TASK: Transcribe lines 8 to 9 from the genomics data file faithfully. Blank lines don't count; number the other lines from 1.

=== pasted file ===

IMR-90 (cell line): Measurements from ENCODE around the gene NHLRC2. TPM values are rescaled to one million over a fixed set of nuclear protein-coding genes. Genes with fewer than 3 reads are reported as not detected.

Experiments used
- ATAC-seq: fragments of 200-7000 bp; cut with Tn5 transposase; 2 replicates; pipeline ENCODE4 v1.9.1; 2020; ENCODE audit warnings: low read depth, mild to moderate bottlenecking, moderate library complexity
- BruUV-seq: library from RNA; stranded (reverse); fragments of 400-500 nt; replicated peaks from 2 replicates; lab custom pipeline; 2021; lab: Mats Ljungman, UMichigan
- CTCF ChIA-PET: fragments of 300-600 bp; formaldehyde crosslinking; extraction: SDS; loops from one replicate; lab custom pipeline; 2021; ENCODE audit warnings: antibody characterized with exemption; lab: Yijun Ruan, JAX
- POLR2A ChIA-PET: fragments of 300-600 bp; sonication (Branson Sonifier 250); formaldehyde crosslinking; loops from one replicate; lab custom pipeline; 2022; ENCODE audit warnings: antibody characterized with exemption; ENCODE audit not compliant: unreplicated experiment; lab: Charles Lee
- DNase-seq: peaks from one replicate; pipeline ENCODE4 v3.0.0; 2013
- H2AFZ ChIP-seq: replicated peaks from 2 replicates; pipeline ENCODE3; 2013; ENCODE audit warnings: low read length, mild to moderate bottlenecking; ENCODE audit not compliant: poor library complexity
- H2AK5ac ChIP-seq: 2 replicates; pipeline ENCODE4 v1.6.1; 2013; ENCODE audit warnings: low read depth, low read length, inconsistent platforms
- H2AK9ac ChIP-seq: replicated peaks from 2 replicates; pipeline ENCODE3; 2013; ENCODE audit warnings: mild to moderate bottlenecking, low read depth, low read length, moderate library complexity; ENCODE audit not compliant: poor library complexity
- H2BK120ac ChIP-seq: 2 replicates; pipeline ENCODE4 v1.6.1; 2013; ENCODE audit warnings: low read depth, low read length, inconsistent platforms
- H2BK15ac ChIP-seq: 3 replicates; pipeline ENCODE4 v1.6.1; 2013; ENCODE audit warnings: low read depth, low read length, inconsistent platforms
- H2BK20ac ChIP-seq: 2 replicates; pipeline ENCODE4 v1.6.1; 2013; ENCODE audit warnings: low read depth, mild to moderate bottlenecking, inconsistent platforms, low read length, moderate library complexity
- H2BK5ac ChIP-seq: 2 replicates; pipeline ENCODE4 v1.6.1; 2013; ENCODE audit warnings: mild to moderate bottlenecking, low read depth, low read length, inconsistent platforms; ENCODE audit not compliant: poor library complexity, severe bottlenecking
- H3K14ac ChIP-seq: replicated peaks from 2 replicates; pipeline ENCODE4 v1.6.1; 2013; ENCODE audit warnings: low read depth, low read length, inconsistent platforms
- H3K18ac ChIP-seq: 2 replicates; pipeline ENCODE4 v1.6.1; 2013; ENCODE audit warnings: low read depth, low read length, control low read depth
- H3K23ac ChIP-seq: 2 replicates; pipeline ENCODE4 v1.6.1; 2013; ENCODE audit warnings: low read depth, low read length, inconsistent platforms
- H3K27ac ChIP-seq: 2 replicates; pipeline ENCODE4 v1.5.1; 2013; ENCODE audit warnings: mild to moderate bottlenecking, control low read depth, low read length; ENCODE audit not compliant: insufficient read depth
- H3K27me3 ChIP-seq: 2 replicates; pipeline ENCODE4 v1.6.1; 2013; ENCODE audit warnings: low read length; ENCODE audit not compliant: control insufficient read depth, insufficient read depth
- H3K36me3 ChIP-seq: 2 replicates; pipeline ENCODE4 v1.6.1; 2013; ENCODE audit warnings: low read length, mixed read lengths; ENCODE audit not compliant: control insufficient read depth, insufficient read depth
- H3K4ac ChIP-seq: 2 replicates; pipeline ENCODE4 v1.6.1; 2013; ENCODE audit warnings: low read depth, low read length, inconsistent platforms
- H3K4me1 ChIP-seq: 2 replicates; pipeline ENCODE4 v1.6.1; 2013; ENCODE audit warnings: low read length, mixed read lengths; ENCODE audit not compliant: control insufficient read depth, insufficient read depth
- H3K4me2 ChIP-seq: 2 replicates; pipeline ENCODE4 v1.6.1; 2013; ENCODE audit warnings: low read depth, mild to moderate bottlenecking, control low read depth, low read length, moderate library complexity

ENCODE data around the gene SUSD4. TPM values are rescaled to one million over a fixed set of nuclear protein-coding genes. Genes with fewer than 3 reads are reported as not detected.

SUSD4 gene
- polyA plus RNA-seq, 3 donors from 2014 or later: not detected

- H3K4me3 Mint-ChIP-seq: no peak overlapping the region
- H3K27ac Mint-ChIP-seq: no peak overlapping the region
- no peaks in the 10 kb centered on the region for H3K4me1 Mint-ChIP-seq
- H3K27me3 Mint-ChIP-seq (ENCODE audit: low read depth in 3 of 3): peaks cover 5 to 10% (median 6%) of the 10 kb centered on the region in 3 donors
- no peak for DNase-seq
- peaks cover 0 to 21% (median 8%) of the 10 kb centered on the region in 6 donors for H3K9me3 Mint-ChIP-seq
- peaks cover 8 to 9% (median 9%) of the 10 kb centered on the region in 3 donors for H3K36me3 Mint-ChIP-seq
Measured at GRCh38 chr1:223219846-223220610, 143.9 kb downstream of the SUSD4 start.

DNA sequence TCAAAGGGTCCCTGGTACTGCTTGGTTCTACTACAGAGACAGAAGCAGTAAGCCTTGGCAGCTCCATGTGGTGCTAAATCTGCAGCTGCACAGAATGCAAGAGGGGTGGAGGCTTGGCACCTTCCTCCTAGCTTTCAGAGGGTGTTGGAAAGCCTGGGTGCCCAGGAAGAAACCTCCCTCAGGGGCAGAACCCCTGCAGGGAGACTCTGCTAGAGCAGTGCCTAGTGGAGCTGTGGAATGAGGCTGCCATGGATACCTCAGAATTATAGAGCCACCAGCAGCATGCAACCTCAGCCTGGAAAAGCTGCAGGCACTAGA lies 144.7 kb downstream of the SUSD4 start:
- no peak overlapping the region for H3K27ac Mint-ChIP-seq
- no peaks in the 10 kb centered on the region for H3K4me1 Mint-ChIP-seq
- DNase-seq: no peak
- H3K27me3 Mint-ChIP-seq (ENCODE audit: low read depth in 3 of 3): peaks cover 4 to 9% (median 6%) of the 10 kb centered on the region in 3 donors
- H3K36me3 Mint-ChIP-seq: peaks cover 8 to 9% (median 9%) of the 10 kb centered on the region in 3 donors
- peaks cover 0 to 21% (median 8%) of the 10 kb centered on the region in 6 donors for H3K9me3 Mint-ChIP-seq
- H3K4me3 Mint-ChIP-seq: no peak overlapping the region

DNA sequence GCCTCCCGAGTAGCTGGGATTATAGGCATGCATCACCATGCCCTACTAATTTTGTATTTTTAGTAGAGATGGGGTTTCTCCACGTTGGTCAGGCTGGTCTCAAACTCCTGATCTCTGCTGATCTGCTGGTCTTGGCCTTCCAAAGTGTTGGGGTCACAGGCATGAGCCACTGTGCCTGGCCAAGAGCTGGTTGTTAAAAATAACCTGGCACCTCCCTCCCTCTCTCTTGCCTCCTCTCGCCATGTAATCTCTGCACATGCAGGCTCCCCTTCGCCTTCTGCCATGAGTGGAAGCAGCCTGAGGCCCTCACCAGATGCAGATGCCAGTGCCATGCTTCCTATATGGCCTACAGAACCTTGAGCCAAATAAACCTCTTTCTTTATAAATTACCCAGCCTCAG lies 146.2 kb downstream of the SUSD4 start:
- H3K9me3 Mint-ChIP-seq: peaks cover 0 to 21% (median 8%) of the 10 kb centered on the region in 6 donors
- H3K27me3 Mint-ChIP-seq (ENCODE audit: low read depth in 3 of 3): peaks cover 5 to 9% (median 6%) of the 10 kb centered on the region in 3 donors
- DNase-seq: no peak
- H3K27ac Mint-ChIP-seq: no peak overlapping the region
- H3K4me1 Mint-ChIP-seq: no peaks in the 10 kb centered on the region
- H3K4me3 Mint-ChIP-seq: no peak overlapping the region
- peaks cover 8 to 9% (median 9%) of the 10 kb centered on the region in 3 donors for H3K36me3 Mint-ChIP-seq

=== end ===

- H2AFZ ChIP-seq: replicated peaks from 2 replicates; pipeline ENCODE3; 2013; ENCODE audit warnings: low read length, mild to moderate bottlenecking; ENCODE audit not compliant: poor library complexity
- H2AK5ac ChIP-seq: 2 replicates; pipeline ENCODE4 v1.6.1; 2013; ENCODE audit warnings: low read depth, low read length, inconsistent platforms